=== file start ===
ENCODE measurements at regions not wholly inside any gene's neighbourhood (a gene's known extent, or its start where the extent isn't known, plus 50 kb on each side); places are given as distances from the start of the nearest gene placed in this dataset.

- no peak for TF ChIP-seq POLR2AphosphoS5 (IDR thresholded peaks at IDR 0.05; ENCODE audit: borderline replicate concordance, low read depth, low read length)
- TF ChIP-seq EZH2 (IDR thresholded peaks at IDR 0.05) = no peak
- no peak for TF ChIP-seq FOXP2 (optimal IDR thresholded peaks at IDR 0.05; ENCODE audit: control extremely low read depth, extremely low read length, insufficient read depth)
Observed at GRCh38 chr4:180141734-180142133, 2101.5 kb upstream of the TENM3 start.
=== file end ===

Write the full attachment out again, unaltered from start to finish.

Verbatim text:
ENCODE measurements at regions not wholly inside any gene's neighbourhood (a gene's known extent, or its start where the extent isn't known, plus 50 kb on each side); places are given as distances from the start of the nearest gene placed in this dataset.

- no peak for TF ChIP-seq POLR2AphosphoS5 (IDR thresholded peaks at IDR 0.05; ENCODE audit: borderline replicate concordance, low read depth, low read length)
- TF ChIP-seq EZH2 (IDR thresholded peaks at IDR 0.05) = no peak
- no peak for TF ChIP-seq FOXP2 (optimal IDR thresholded peaks at IDR 0.05; ENCODE audit: control extremely low read depth, extremely low read length, insufficient read depth)
Observed at GRCh38 chr4:180141734-180142133, 2101.5 kb upstream of the TENM3 start.